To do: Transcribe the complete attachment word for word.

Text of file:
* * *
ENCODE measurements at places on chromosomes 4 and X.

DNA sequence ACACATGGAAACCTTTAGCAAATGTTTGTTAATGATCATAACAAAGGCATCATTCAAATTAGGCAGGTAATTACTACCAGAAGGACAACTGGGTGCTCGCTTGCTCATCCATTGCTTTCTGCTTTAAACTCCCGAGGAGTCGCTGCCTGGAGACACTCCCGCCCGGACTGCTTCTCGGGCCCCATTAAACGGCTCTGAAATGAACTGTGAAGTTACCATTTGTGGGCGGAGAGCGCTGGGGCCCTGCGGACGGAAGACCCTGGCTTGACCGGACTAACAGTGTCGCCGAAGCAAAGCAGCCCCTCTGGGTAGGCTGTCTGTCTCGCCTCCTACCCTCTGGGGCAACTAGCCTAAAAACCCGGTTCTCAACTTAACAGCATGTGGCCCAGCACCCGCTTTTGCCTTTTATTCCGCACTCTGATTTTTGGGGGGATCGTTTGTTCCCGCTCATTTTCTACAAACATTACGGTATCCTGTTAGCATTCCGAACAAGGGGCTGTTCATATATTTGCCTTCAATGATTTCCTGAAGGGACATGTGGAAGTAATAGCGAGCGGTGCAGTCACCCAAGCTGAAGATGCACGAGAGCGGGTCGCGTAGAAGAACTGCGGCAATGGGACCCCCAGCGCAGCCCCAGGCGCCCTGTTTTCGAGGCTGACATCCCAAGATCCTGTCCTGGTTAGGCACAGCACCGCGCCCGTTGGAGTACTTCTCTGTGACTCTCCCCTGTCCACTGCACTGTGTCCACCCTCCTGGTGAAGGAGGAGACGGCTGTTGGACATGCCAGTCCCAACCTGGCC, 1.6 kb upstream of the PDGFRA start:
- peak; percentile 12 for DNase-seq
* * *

ENCODE measurements at places on chromosomes 4 and X.

DNA sequence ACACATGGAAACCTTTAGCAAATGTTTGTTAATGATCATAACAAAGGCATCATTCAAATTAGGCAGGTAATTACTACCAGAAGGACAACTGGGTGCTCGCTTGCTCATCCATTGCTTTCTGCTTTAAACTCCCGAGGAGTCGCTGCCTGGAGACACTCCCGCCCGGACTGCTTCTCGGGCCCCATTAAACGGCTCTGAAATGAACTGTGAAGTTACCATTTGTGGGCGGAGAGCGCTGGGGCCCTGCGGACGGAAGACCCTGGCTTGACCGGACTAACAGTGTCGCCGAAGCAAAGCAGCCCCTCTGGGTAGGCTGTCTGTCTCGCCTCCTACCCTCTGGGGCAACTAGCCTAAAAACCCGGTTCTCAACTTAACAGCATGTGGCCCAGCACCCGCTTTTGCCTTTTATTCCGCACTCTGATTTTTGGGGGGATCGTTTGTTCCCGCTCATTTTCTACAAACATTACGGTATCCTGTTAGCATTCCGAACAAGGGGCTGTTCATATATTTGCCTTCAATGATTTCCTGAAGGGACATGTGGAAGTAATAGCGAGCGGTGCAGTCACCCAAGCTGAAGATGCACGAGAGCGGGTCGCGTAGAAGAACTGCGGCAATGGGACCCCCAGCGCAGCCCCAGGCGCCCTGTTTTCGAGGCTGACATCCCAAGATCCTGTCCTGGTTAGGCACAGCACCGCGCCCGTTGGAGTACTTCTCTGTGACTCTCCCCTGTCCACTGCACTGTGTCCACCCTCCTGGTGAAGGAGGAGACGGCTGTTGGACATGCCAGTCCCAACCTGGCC, 1.6 kb upstream of the PDGFRA start:
- peak; percentile 12 for DNase-seq